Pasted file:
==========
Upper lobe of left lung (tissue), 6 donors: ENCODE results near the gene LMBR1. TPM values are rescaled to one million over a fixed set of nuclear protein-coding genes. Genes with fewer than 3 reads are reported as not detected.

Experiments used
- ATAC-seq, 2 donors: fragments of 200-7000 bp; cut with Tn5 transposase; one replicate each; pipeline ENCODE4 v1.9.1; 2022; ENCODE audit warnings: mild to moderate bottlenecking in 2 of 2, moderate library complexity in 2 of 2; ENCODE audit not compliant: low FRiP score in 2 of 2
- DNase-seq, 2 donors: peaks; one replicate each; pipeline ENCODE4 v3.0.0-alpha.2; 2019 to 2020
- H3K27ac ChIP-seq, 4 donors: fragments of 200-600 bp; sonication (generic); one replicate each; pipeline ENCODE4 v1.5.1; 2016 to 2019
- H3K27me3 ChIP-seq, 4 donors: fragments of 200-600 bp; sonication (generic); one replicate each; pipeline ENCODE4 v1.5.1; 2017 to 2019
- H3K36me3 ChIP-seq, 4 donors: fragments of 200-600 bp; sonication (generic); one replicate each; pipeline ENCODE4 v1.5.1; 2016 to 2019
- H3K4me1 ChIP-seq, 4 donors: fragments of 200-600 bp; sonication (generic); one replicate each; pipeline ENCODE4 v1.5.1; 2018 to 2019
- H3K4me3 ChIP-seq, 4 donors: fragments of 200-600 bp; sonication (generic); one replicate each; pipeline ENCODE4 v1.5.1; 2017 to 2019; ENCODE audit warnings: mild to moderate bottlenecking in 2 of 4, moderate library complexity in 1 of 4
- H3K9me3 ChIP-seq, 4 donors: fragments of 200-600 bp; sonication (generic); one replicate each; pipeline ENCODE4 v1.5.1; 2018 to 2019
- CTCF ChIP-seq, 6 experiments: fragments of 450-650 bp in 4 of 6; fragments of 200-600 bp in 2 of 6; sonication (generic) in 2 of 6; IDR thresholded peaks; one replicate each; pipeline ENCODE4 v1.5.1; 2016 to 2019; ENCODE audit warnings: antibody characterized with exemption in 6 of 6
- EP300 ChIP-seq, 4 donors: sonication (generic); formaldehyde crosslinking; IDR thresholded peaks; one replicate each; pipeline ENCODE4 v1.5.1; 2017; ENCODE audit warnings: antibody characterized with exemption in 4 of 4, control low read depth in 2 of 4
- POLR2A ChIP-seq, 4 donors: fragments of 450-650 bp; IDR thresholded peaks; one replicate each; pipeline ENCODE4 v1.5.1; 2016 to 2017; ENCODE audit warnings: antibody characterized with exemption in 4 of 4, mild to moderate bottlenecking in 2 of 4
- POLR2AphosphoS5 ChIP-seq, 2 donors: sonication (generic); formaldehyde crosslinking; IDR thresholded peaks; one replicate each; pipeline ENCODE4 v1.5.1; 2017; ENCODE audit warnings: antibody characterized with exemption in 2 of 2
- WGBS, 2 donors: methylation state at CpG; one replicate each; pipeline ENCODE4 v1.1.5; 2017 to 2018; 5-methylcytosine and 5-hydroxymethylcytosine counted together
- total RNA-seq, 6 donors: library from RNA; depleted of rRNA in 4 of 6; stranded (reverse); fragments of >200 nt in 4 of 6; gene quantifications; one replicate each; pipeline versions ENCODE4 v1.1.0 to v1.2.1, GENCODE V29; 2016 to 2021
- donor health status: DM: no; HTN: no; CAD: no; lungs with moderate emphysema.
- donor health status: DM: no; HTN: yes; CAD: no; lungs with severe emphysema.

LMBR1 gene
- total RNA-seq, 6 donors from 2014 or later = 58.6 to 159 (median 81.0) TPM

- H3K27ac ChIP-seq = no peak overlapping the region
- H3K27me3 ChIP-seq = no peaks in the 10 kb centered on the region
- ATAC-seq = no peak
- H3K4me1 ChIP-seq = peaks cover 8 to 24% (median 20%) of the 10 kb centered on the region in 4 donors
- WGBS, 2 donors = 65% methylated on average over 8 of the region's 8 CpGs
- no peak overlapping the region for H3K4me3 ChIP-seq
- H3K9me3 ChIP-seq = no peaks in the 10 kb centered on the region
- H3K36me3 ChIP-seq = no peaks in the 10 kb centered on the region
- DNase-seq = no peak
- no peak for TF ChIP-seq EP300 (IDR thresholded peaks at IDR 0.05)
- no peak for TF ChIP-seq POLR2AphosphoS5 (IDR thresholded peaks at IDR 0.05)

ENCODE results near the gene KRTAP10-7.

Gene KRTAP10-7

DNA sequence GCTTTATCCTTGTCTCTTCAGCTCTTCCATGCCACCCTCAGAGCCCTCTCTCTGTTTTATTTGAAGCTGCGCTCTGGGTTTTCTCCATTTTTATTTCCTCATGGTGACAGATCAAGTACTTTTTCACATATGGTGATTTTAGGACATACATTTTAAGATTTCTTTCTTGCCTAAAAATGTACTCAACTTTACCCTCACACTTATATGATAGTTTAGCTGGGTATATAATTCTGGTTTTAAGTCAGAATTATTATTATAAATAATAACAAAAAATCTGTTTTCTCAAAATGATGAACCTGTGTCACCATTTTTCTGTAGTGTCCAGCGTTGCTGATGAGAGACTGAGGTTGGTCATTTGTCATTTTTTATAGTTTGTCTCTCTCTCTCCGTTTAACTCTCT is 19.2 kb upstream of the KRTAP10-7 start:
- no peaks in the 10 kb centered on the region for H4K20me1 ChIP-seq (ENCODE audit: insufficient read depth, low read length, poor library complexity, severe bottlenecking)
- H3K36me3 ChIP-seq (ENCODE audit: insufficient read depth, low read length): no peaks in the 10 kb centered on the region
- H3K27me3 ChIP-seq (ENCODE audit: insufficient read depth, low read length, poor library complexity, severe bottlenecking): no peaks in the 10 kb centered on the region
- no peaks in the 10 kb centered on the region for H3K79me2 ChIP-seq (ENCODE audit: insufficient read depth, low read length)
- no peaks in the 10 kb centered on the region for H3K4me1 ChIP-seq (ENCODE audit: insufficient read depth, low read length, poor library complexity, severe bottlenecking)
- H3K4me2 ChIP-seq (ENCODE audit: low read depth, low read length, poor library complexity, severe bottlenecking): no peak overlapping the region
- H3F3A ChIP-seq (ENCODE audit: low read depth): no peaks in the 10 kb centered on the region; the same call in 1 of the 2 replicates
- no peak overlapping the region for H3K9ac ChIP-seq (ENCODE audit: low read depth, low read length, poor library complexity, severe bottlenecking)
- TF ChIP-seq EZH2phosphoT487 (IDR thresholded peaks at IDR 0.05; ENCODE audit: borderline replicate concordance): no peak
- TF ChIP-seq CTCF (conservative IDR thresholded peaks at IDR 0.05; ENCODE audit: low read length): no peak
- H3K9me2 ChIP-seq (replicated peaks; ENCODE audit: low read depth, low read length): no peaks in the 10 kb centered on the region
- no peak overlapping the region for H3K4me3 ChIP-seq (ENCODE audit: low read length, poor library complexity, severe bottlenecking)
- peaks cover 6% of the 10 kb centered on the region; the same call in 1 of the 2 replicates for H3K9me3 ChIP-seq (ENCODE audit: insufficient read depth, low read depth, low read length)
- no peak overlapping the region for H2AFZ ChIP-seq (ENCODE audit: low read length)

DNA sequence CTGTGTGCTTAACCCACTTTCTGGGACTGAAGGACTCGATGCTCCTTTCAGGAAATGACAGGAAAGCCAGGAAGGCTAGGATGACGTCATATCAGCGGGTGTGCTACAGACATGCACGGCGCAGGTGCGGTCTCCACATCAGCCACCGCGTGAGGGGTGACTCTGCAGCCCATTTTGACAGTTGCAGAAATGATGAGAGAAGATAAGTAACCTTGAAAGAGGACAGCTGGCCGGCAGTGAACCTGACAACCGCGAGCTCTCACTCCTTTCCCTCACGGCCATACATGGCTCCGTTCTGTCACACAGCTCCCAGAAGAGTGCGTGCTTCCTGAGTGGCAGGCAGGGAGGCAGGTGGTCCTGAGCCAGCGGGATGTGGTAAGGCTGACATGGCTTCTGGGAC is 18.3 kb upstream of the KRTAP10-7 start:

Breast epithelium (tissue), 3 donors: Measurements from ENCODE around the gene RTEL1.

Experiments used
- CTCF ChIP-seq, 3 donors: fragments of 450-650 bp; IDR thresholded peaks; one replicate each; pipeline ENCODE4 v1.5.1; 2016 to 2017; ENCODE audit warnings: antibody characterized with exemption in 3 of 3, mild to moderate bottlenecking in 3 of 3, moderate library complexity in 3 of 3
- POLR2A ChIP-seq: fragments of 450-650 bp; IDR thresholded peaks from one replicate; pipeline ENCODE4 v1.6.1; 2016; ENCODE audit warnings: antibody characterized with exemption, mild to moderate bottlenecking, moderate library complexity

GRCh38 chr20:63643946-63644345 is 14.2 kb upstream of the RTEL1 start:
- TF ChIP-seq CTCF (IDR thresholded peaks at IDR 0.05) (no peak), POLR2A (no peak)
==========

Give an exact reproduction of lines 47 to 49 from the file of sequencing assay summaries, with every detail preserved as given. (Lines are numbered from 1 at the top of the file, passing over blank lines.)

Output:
- peaks cover 6% of the 10 kb centered on the region; the same call in 1 of the 2 replicates for H3K9me3 ChIP-seq (ENCODE audit: insufficient read depth, low read depth, low read length)
- no peak overlapping the region for H2AFZ ChIP-seq (ENCODE audit: low read length)

DNA sequence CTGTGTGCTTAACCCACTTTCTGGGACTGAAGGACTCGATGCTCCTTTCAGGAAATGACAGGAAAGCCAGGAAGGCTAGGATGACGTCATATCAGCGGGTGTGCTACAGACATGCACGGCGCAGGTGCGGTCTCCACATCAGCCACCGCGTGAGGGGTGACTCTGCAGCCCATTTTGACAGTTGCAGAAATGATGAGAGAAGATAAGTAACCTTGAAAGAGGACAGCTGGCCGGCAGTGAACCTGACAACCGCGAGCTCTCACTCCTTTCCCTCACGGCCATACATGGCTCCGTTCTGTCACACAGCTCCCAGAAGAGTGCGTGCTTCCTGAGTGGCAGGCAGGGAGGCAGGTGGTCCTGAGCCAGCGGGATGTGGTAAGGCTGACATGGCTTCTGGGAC is 18.3 kb upstream of the KRTAP10-7 start: